This week's "So You Want to Read YA?" series comes from editor and author Brian Farrey.
Brian Farrey is the acquiring editor for Flux, the young adult imprint of Llewellyn Worldwide. The opinions he expresses here are from his own demented mind and not necessarily shared by his employer. Brian is also the author of the 2012 Stonewall Honor Book, WITH OR WITHOUT YOU, and the forthcoming middle grade fantasy, THE VENGEKEEP PROPHECIES. He tweets @BrianFarrey and sometimes remembers to blog at brianfarreybooks.com.
TO WRITE YA, YOU MUST READ YA
Check your watches. We’re almost due.
See, it happens every few years. Someone shops JANE EYRE (or some other classic masterpiece of literature) to publishing houses, collects a slurry of rejections, then promptly denounces editors as being “out of touch” because they clearly couldn’t recognize good writing when they saw it.
Or maybe the editors did recognize it because, you know, we really weren’t born yesterday. But I digress.
The point this person is trying to make is that if a beloved book which is still in print and selling today can’t pass muster with editors, then these editors obviously don’t know what they’re doing or what appeals to audiences.
Ah. But we do. We know what appealed to 19th century audiences, when JANE EYRE was all the rage. And we know what appeals to 21st century readers (the ones we’re trying to reach), which more often than not isn’t Jane Eyre. (Clarification: Obviously, yes, many people still read and enjoy Bronte but work with me…)
Recently, Dystel and Goderich agent Michael Bourret and HarperCollins editor Molly O’Neill posted a joint blog discussion on what middle grade is. In that post, Michael said:
What worked years ago probably doesn’t work now–trends and tastes change. .. Classic books sell because they are classics, and I would argue that many of them would not find an audience today.
Now, granted, I’m here to talk about young adult books BUT what Michael says applies across the board. (Please read the aforementioned blog post. Chock full of great info for writers in general.) Any time I speak at a conference, I convey one very important point: if you want to write YA, you need to read YA. Plain and simple. You need to understand the market. To do that, you need to read books that were written in the last five years.
I can spot someone who hasn’t done their homework. It’s like a beacon. Their query will include one of two red flag phrases: they will invoke “Nancy Drew” or they’ll talk about wanting to “write books like the ones I fell in love with when I was a kid.” Now, to be clear, there is nothing wrong with letting your favorite childhood books inspire you. I dare you to find a single successful writer who wasn’t called to the cause by a book that made them want to be a writer. But, there’s a difference between being inspired to write by certain books and attempting to replicate the cadence and themes of dated material. Depending on when you were a child, tastes have more than likely changed quite a bit.
Nancy Drew, like JANE EYRE, wouldn’t work today. You know how I know that? Because even Nancy has gotten with the times. Compare a Nancy Drew book that has come out in the past couple years with one that was written in the ‘30s. Nancy had to up her game. She doesn’t sound the same, she doesn’t get into the same kind of scrapes.
With all this in mind, I’m here to talk about what makes contemporary YA contemporary and how it differs from the books we see through the tinted lens of nostalgia. I’d like to recommend three titles to read that I think show not only where YA is today but also where it’s going. If you’re interested in writing publishable YA, give these books a looksee to get a feel for what’s possible.
- THE MARBURY LENS—Andrew Smith is one of my very favorite authors writing today. I should add the disclaimer that, by nature, I like a little darkness in my books, especially my YA. Give me an unhappy or ambiguous conclusion over a nice, tidy, all-is-well ending any day. I want what I read to leave me with questions. Andrew does that. THE MARBURY LENS left me unsettled for weeks. OK, maybe dark and twisted isn’t your thang. That’s fine. The important thing (well, one of the important things) to get from reading this book isn’t the darkness but the innovative narrative structure and technique. Andrew’s storytelling isn’t linear, and that’s one of the things that makes it unique. When I read this, I thought, “I can’t point to another book and say ‘This is just like this person.’” The style and voice were unique and fresh.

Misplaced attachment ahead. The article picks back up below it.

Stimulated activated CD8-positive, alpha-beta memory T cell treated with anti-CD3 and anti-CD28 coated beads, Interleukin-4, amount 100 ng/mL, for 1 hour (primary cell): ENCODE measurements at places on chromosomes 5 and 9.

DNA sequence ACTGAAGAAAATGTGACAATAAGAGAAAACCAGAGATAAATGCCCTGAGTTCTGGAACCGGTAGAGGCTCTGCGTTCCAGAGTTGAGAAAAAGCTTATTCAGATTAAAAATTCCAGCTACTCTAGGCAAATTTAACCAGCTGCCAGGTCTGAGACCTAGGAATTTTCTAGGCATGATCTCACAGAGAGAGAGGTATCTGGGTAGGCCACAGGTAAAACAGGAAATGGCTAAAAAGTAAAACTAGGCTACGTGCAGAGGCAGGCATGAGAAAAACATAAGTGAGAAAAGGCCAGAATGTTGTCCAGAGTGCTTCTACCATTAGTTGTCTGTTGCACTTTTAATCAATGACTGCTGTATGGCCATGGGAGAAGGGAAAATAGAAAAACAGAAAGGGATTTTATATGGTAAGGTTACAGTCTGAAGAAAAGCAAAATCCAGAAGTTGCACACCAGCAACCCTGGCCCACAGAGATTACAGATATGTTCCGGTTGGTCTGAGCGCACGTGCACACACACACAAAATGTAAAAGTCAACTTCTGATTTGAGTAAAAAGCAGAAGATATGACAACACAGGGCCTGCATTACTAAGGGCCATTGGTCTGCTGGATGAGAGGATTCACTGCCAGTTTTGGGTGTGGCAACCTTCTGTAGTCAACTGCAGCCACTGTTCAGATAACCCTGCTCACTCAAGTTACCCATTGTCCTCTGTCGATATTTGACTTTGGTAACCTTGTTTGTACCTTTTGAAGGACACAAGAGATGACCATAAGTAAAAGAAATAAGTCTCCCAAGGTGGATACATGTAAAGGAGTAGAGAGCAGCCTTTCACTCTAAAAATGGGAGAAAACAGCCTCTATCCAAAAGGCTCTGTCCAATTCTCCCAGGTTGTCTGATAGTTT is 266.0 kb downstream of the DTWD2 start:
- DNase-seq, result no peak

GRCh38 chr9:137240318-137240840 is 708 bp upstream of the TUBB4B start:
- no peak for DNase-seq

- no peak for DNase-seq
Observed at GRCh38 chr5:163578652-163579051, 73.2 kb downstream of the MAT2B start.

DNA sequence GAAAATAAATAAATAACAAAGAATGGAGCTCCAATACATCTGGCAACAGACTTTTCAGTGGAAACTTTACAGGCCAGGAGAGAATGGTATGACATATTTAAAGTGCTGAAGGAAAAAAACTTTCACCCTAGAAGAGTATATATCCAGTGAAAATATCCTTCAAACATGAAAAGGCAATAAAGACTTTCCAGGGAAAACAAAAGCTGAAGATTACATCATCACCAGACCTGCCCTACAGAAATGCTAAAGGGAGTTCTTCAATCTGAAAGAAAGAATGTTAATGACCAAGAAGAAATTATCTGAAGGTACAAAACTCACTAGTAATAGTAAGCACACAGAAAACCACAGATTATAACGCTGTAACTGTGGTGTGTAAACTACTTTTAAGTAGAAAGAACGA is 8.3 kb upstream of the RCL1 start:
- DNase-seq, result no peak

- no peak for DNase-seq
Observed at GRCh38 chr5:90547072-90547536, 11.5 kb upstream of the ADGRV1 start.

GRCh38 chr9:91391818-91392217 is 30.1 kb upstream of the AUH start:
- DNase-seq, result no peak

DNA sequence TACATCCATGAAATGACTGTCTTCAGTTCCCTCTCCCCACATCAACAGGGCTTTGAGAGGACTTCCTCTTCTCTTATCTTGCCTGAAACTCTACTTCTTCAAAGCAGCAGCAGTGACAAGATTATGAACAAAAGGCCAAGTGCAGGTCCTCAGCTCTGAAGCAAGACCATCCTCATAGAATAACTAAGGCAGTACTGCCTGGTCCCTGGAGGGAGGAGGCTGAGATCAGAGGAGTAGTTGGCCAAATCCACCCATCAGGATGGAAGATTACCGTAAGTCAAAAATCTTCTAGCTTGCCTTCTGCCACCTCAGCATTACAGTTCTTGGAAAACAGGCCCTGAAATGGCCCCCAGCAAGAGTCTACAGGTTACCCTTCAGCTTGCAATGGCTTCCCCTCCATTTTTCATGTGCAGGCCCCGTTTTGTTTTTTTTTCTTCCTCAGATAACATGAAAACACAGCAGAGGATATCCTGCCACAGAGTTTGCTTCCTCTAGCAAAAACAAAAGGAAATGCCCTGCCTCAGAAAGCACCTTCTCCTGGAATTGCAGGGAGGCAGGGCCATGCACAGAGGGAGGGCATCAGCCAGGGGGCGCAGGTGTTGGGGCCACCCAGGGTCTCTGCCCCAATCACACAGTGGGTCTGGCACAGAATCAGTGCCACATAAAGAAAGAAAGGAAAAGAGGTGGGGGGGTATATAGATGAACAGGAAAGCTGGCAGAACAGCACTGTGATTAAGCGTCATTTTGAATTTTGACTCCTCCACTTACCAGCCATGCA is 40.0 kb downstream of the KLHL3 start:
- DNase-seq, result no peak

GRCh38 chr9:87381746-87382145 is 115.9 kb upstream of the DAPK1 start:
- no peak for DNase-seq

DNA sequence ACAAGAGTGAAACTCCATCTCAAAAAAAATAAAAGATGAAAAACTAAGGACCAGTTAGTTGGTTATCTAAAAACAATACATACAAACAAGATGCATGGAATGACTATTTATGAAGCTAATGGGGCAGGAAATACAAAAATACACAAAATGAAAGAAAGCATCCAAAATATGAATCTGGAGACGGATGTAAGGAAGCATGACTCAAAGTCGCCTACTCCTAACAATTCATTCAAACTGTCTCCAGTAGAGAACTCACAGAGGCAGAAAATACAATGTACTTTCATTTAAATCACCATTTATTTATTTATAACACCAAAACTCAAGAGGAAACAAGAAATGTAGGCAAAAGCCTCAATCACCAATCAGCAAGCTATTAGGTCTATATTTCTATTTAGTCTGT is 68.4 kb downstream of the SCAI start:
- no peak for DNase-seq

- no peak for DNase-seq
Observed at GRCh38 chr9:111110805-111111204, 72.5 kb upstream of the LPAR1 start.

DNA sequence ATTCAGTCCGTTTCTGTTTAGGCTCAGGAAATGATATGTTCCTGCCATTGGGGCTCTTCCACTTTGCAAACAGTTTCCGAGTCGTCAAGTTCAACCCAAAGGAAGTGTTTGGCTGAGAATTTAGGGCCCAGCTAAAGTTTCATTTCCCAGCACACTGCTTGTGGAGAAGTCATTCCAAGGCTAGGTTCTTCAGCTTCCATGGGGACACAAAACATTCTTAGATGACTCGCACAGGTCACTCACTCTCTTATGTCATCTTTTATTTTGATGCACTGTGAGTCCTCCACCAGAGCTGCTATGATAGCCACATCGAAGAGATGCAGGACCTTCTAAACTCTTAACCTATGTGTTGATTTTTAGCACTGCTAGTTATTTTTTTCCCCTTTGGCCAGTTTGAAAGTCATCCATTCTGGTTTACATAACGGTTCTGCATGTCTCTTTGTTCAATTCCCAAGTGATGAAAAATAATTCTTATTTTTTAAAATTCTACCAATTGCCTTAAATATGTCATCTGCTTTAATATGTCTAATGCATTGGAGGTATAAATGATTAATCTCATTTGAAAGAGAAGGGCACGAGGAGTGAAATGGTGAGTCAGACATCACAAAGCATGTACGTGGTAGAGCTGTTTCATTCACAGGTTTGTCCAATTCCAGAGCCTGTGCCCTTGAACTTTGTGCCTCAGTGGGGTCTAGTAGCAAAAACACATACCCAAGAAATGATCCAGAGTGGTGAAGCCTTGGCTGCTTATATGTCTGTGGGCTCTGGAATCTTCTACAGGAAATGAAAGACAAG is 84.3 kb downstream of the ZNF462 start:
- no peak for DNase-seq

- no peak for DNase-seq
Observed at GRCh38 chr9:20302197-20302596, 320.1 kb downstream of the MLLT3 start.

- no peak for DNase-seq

Another writer who plays with narrative technique is A.S. King (in her Printz honor book, PLEASE IGNORE VERA DIETZ, you get the point of view of a pagoda). The result of this sort of narrative experimentation is something wholly original. (WARNING: This is one of those “you have to know the rules before you can break them” kind of things. Don’t throw in a weird narrative structure just to be different. It needs its own set of rules and they need to make sense.) That’s the danger of wanting to write Nancy Drew or nostalgia books. It’s not your voice and there’s nothing new about it. You’ve probably heard that, to pitch your book, it’s a good idea to say, “It’s just like Author X!” But, in all sincerity, I say: to stand out, you can’t write like anyone else.2. WHAT I SAW AND HOW I LIED—Just because you couldn’t pass JANE EYRE off as your own work (really, you didn’t think I’d notice?) doesn’t mean you can’t write a period piece. But the number one mistake I see in period YA is an attempt to mimic the writing style of the period. If you’re writing something set in Victorian London, teens will run screaming if you go all Miss Havisham on them. What I like about Judy Blundell’s book is that she balances the language of the time (post WWII) with contemporary syntax and cadences. This is what I call “period light” language. Judy does small things to suggest the time (sparsely used jargon and formalities) but she doesn’t over inundate the book with it. Libba Bray’s Gemma Doyle books are another good example of “period light” language. There’s a gentle formality to the dialogue that emulates the Victorian cadences without turning into Dickens. Dickens was fine for his time but it comes off stilted, unrealistic, and—worst of all—distracting today. For me, this is the number one sign someone is trying too hard to sound period. The writing starts to sound like Data on STAR TREK. When you’re writing period dialogue, take a deep breath and give yourself permission to use contractions.3. SPLIT—When you compare YA written in the past five years with something that was written, say, forty or fifty years ago, one of the biggest differences you’ll notice is voice. (To clarify: technically, YA as we know it didn’t exist forty or fifty years ago. But that’s a different story. For now, work with me.) Voice is so, so important to YA and it’s so, so hard to nail. It’s the summation of many factors: syntax, cadence, intelligence, point of view, time period, and vocabulary, just to name a few. It’s so elusive—and approached so subjectively by each writer—that many people acknowledge that you just know when you’re reading a good voice. Voice in contemporary YA often feels more intimate, more visceral.In SPLIT, Swati Avasthi ‘s voice for Jace is pitch perfect. He is at once simple and complex. He is at ease and deeply troubled. He has his head screwed on straight and yet he’s ready to implode at any given moment. For me, the best contemporary YA is about conveying depth with everything. Characters work on different levels, as do the environments/world they inhabit. And a strong voice becomes a paintbrush capable of painting wide strokes when necessary, fine points that counter the wide strokes, and providing almost imperceptible color gradients that add nuance on both the macro and micro level. You should also check out Blythe Woolston’s THE FREAK OBSERVER. Loa’s voice is in many ways the antithesis of Jace but just as layered: fragile but resilient, honest but guarded. If I could assign homework for this blog post, it would be to read these two books and write a dissertation comparing/contrasting the voices used. (Have it on my desk by Monday.)Of course, I need to close with a few CYA comments. First of all, none of this should be read as YOU MUST DO THIS OR YOU WILL NEVER BE PUBLISHED AND SMALL CHILDREN WILL TRAVEL FOR MILES MERELY TO STAND ON YOUR DOORSTEP AND CHANT INSULTS AT YOU AND YOUR FAMILY. Do your own thing but forewarned is forearmed so know where you stand in the market.Similarly, I’m not saying These are the kind of books you should write if you want to get published. Far from it. My message here is These books give you a really good idea of what’s possible with modern YA fiction—and what works in modern YA fiction—and convey the feel you should be shooting for.I could go on and recommend other books but these three are a good place to start. Yes, there are plenty of current books that are nothing like the ones I’ve mentioned here. But, I promise, they all latch on to key elements of what makes a successful contemporary book. Look, it’s not 1850 anymore. It’s not 1950 anymore. Nostalgia is one thing but why repeat the past when you can be totally original?So, check your watches. We’re also due for another hatchet job on YA in some major newspaper. You know, claiming that YA is “too dark and depressing.” Whatever. That’s a rant for a whole other blog post.